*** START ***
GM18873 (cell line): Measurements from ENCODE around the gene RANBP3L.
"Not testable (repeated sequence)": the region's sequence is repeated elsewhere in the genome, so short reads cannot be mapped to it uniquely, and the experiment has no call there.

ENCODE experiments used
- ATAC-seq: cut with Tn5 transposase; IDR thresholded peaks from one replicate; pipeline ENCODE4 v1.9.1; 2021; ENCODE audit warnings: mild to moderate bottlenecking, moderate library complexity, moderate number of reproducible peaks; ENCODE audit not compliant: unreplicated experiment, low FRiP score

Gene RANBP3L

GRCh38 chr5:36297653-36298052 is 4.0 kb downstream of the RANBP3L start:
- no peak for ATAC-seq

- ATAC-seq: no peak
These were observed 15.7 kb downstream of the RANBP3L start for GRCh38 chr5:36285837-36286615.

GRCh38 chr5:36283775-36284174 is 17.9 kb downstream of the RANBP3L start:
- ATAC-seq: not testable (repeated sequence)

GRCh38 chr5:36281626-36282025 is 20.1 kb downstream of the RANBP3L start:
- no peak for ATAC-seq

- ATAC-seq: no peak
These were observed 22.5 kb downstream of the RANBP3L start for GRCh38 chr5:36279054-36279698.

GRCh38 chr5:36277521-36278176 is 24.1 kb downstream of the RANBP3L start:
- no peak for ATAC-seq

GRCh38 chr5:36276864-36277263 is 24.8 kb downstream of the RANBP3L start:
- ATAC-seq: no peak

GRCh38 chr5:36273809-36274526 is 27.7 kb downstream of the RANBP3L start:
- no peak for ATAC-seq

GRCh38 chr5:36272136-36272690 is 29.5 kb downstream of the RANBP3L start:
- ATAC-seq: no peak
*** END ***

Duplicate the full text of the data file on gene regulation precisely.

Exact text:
GM18873 (cell line): Measurements from ENCODE around the gene RANBP3L.
"Not testable (repeated sequence)": the region's sequence is repeated elsewhere in the genome, so short reads cannot be mapped to it uniquely, and the experiment has no call there.

ENCODE experiments used
- ATAC-seq: cut with Tn5 transposase; IDR thresholded peaks from one replicate; pipeline ENCODE4 v1.9.1; 2021; ENCODE audit warnings: mild to moderate bottlenecking, moderate library complexity, moderate number of reproducible peaks; ENCODE audit not compliant: unreplicated experiment, low FRiP score

Gene RANBP3L

GRCh38 chr5:36297653-36298052 is 4.0 kb downstream of the RANBP3L start:
- no peak for ATAC-seq

- ATAC-seq: no peak
These were observed 15.7 kb downstream of the RANBP3L start for GRCh38 chr5:36285837-36286615.

GRCh38 chr5:36283775-36284174 is 17.9 kb downstream of the RANBP3L start:
- ATAC-seq: not testable (repeated sequence)

GRCh38 chr5:36281626-36282025 is 20.1 kb downstream of the RANBP3L start:
- no peak for ATAC-seq

- ATAC-seq: no peak
These were observed 22.5 kb downstream of the RANBP3L start for GRCh38 chr5:36279054-36279698.

GRCh38 chr5:36277521-36278176 is 24.1 kb downstream of the RANBP3L start:
- no peak for ATAC-seq

GRCh38 chr5:36276864-36277263 is 24.8 kb downstream of the RANBP3L start:
- ATAC-seq: no peak

GRCh38 chr5:36273809-36274526 is 27.7 kb downstream of the RANBP3L start:
- no peak for ATAC-seq

GRCh38 chr5:36272136-36272690 is 29.5 kb downstream of the RANBP3L start:
- ATAC-seq: no peak